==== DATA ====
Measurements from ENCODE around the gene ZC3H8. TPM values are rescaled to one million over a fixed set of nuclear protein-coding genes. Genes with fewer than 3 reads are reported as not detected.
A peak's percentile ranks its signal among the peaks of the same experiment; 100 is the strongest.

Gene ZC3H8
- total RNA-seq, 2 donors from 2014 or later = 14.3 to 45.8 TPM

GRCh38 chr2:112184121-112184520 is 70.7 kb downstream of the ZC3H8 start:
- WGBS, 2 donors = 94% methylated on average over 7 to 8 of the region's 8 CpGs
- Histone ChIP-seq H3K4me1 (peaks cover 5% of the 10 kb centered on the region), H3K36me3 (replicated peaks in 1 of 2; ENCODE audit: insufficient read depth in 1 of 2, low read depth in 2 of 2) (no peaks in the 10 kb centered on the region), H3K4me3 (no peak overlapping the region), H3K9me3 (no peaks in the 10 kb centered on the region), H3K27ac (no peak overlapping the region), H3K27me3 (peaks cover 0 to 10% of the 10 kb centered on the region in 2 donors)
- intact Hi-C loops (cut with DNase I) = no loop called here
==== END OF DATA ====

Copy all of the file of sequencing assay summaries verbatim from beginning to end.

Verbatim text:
Measurements from ENCODE around the gene ZC3H8. TPM values are rescaled to one million over a fixed set of nuclear protein-coding genes. Genes with fewer than 3 reads are reported as not detected.
A peak's percentile ranks its signal among the peaks of the same experiment; 100 is the strongest.

Gene ZC3H8
- total RNA-seq, 2 donors from 2014 or later = 14.3 to 45.8 TPM

GRCh38 chr2:112184121-112184520 is 70.7 kb downstream of the ZC3H8 start:
- WGBS, 2 donors = 94% methylated on average over 7 to 8 of the region's 8 CpGs
- Histone ChIP-seq H3K4me1 (peaks cover 5% of the 10 kb centered on the region), H3K36me3 (replicated peaks in 1 of 2; ENCODE audit: insufficient read depth in 1 of 2, low read depth in 2 of 2) (no peaks in the 10 kb centered on the region), H3K4me3 (no peak overlapping the region), H3K9me3 (no peaks in the 10 kb centered on the region), H3K27ac (no peak overlapping the region), H3K27me3 (peaks cover 0 to 10% of the 10 kb centered on the region in 2 donors)
- intact Hi-C loops (cut with DNase I) = no loop called here